In this article we will look at exactly how to place support resistance lines on your chart.
Placing good support and resistance lines allows you to see where the price is probably going to have trouble breaking. This is extremely useful if you want to trade line breakouts or if you’re already in a trade and you want to know where to place the Stop Loss or even better a take profit.
Personally I use them mainly for line breaks.
Breakouts from these lines work very well and they often net me 50 to 70 pips per trade on GBP/JPY, that’s probably going to be a little less on EUR/USD and GBP/USD.
Before I show you exactly how to place them you need to understand what they are.
So what are SR lines?
SR lines are areas on a chart at which the price has had trouble breaking in the past and is therefore likely going to have problems break in that same area in the future.
Now that is a very boring in clinical definition, so let’s try to do this another way.
Let’s imagine a Support resistance line is a person, what traits would that support resistance line have?
Well first of all the support resistance line would be obvious. The most important aspect of a good support or resistance line is that it is obvious, it is in your face, it is very, very obvious to see, very obvious to place.
Support resistance lines works because thousands of traders expect the price to find a barrier at that level. So you need to place the most obvious ones, in other words the same line that thousands of traders are looking at.
So support resistance lines are obvious in your face, they’re never subtle, they’re always, always obvious.
The other thing is they are indirect, most newbies think that support or resistance lines need to have a direct impact on the price.
This is simply not true; they can have either a direct or indirect impact on the price.
Direct impacts are things like weak bounces, which we’ll look at next, and indirect impacts are things like holding the price back for a while.
So the support or resistance line acts as a very temporary barrier to the price, the price approaches it and it kind of holds it away from maybe one two three candles and then it pushes through. That’s an indirect impact.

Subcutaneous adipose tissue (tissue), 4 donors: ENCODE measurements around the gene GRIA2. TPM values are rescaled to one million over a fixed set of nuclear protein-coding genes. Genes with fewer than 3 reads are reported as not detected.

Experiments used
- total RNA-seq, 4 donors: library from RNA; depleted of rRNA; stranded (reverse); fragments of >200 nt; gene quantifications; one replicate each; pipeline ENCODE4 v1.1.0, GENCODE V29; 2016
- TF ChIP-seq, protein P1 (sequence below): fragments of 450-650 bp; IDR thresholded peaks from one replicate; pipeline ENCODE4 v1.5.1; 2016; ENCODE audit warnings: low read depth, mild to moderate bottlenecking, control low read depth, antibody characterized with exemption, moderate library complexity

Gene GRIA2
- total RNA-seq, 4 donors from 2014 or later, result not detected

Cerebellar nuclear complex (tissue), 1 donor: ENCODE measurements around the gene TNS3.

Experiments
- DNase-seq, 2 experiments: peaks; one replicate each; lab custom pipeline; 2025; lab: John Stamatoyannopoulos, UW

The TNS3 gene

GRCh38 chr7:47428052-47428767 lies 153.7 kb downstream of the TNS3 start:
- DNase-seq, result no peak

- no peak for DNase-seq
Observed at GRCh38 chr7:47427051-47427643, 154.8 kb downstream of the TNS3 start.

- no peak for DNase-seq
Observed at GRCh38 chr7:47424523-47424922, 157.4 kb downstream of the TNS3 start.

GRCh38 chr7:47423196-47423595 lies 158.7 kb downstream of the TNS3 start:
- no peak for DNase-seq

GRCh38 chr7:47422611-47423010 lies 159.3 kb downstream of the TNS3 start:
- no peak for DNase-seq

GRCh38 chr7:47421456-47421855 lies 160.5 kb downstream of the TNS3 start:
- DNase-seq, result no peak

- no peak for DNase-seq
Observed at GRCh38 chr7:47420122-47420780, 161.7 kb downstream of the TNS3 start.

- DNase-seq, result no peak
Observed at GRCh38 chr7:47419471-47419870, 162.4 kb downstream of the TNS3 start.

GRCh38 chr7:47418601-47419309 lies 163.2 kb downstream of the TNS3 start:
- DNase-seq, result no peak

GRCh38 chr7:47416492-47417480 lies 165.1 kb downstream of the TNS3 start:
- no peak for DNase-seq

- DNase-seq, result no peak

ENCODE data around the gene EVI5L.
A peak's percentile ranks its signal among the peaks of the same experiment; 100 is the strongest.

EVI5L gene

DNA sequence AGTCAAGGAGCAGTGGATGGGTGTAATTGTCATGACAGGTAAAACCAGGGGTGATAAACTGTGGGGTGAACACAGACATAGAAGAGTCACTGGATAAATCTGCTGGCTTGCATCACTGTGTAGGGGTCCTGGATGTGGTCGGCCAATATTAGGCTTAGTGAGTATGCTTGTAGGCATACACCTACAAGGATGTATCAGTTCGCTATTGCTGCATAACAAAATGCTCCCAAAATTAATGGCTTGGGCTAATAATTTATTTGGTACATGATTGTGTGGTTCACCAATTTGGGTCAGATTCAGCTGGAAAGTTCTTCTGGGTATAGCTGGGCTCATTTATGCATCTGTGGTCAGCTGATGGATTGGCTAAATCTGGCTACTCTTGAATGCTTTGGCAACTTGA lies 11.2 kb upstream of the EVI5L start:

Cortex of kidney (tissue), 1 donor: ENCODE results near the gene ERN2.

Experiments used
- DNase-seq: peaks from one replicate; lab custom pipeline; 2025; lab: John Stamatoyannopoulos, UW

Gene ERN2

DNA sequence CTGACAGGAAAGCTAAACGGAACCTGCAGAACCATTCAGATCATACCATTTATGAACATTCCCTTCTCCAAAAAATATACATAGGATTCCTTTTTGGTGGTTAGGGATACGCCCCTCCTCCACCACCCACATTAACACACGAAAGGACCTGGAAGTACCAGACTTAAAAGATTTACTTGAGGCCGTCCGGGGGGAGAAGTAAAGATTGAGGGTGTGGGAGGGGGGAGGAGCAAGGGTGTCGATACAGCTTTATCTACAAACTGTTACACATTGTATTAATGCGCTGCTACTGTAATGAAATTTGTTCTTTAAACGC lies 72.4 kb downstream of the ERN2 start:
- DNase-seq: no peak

And the other thing is their imprecise newbies look for the price to either perfectly balanced from the line or perfectly break the line. This is not the case, some support or resistance lines will hold the price back before it is even touched and some will hold the price back after it has been broken.
So support resistance lines are obvious, they are indirect and they are imprecise. Now indirect and imprecise that doesn’t sound like a very useful trading tool, however they are very useful and now you’re going to see some examples on a chart where I placed some support resistance lines, and I’m going to show you just how useful support resistance lines can be.
For you to find some support resistance lines on a chart the very first thing you need to do when you’re placing support or resistance lines is switch to a four-hour or a daily timeframe.
You do this because the four-hour and the daily timeframe they filter out a lot of the noise that you get on the lower time frames.
For example, the 1-hour, the 30-minutes, the 15-minutes, so it doesn’t matter if you trade exclusively the 15-minutes chart or the 1-hour chart.
When you place support resistance lines, jump up to the daily chart or the 4-hour chart and you’ll place your support or resistance lines based on either the daily or the 4-hour time frame.
You just choose whichever one works best for you, so experiment.
Personally I use both of them, I usually place them on the daily and confirm them on the four-hour, but sometimes I’ll place them on the four-hour. what you need to do next as the first step is to look for recent areas of support and resistance, so you look at recent price action and you look for recent areas of support and resistance.
On a chart sometimes their very obvious.
You look at a sign of support when the price moves down for example, and then try to break through, but it couldn’t and it reversed so the price was supported there or held back and came down and it reversed. Now this is a strong indication of support resistance.
Before I mentioned direct and indirect, this is definitely a direct sign of support resistance, when the price action goes down and it bounces away.
A sign of a resistance line is when the price action is resisted up when the price is trying to move further up but it couldn’t, there you will see the price bouncing down and for several candles the price didn’t reach that high again.
It is a matter of dedication and getting into practice.
Is not just finding the lines, is more to use them as guidelines to speculate how like it will be the price action to reach that zone of support resistance and forecast how far is the price for the next support resistance.
But remember what you find as resistance today, might be a support tomorrow, so get sharp on the practice and you will enjoy your trades.